History

How do we want our views to be remembered in 100 years?

By Jennifer Lipman, June 7, 2013

They "assert these things with a violence bordering on mental aberration," complained one aggrieved gentleman in a letter to this newspaper a century ago. "Things are implied, all of which are the last word in absurdity to the really Jewish imagination."

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How Jamaican Jews and teenage photographers marked the Queen's coronation

By Jennifer Lipman, June 3, 2013

The ambassador of the fledgling state of Israel and Jewish dignitaries from Canada, Australia, Rhodesia and even Jamaica were at Westminster Abbey 60 years ago this week to watch Princess Elizabeth be crowned queen.

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How Jewish suffragettes helped force a radical shift in British politics

By Jennifer Lipman, May 31, 2013

When Emily Davison was trampled to death by the king’s horse at Epsom on June 4 1913, the JC recorded the death of a “militant suffragette”.

A century later, Davison remains perhaps the most famous figure in the fight for women’s votes. But across Britain, Jewish women and men were playing a crucial role in the movement.

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Two men in Nazi uniform ejected from Lancashire heritage event

By Jonathan Kalmus, May 30, 2013

Two men wearing Nazi uniform were ejected from a wartime-themed bank holiday event after organisers pledged to crack down on displays of Nazi regalia.

East Lancashire Railway (ELR) had barred enthusiasts attending its annual 1940s family fun day from wearing Germany military costume after complaints from Holocaust survivors and MPs.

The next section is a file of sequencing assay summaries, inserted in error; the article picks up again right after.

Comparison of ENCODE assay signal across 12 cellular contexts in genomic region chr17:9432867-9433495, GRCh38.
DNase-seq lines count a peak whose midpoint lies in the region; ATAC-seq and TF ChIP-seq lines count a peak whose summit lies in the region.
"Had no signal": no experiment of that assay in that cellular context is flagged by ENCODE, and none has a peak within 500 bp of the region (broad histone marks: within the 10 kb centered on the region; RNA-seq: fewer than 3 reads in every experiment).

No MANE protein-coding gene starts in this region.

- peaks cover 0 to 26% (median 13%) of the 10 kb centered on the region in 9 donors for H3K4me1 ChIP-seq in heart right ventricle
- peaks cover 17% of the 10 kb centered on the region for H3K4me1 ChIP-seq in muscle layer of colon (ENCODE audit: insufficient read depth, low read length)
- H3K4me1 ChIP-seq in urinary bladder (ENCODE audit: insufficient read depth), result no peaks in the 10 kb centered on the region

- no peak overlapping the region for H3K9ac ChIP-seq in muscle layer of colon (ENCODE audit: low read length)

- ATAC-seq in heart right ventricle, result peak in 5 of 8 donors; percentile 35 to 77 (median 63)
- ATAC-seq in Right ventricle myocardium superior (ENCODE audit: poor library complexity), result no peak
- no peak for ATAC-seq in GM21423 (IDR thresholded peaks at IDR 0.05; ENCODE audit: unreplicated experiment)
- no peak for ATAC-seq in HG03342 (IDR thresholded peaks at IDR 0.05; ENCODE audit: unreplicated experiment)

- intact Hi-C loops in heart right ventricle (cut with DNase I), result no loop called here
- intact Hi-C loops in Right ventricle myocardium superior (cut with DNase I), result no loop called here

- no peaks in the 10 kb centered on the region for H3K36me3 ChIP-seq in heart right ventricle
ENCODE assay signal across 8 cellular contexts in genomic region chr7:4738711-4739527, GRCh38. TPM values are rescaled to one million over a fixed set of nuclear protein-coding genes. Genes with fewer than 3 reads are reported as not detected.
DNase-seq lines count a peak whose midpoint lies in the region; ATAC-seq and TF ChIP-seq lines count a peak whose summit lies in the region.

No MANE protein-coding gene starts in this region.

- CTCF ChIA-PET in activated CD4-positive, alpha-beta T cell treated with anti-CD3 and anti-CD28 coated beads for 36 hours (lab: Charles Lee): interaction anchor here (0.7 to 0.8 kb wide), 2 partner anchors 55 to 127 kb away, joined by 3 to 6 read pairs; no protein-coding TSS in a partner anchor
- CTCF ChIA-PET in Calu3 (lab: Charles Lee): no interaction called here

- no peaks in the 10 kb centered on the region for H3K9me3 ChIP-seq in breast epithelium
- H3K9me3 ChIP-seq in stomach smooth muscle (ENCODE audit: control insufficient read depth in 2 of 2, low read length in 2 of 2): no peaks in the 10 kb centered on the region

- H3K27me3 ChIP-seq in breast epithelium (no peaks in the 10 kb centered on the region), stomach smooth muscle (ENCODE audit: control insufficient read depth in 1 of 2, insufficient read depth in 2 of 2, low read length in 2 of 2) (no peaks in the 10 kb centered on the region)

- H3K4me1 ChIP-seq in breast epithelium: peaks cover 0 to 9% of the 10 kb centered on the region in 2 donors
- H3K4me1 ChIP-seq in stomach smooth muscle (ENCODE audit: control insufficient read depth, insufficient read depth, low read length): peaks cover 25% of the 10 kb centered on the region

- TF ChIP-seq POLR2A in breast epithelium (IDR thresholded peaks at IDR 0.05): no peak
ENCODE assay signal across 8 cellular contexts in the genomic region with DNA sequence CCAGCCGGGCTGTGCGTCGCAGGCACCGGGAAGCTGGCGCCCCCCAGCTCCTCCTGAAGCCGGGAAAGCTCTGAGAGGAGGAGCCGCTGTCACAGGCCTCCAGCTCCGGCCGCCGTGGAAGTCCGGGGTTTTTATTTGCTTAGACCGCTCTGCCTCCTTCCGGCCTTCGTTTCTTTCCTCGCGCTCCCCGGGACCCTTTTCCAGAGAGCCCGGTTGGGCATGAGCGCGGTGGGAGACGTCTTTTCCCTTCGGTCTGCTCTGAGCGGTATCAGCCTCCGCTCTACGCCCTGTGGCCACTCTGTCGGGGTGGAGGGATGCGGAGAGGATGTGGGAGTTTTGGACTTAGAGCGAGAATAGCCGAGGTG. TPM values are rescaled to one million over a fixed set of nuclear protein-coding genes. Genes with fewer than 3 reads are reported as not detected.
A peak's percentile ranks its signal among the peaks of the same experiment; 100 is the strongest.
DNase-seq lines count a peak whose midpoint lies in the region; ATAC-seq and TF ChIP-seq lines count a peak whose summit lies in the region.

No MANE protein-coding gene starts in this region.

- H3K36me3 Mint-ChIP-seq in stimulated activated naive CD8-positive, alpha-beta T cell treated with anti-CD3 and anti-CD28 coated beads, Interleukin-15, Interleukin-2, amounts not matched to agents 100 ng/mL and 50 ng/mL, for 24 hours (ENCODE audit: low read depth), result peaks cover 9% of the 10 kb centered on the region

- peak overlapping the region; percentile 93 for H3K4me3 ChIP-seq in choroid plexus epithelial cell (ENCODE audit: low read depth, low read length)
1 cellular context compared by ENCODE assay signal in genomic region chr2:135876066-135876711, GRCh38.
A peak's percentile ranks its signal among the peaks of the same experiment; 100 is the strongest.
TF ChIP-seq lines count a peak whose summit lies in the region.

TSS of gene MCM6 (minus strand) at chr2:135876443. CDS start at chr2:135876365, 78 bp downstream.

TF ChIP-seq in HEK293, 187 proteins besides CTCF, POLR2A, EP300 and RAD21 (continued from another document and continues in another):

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World’s oldest Torah found - in a library

By Sandy Rashty and Anna Sheinman, May 29, 2013

An Italian university has found the world’s oldest complete Sefer Torah — in its library.

The sheepskin manuscript (below), which could be over 800 years old, has been held in the library of the University of Bologna for over 100 years.

It had previously been examined by an academic at the university in 1889, who mistakenly labelled it as a 17th century text.

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Foreign Office fears for Palestine prompted by intercepted Ben-Gurion papers

By Jennifer Lipman, May 23, 2013

Foreign Office hopes that a resolution to the situation in Palestine could be delayed until after the war were shattered in 1941 after they intercepted the private papers of David Ben-Gurion detailing Zionist objectives and his discussions with Anglo-Jewish leaders.

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Chagall exhibition to open at Tate Liverpool

By Jennifer Lipman, May 13, 2013

An exhibition dedicated to the career of Russian-Jewish artist Marc Chagall is to open in Liverpool next month.

Fifteen years after the last major retrospective of his work in the UK, and 27 years after his death at the age of 97, Tate Liverpool is to remind art-lovers of the modernist painter's genius.

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Poem by celebrated Victorian feminist sold at auction

By Jennifer Lipman, May 9, 2013

One of the final writings of a Victorian Jew who Oscar Wilde praised as a "girl of genius" has been auctioned for £3,500.

The poem by Amy Levy, At Dawn, was sold at Bonhams on Wednesday for £500 more than anticipated.

Written around 1889, shortly before Levy's suicide, it is the first time any of her work had been made for sale.

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Dickens’s Jew — from evil to delightful

By Charles Drazin, May 3, 2013

When David Lean directed Oliver Twist 65 years ago, the character of Fagin had already been long established as a popular villain. There was the serialisation and subsequent editions of Charles Dickens's novel, while the celebrated actor-manager Herbert Beerbohm Tree played the part in a successful stage version in 1905. And there had been many film adaptations.

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British warned of 'bitterness' over handling of the Exodus ship

By Jennifer Lipman, April 26, 2013

The High Commissioner to Palestine warned officials in London that the "bitterness evoked" by events on board the SS Exodus in 1947 should not be underestimated.

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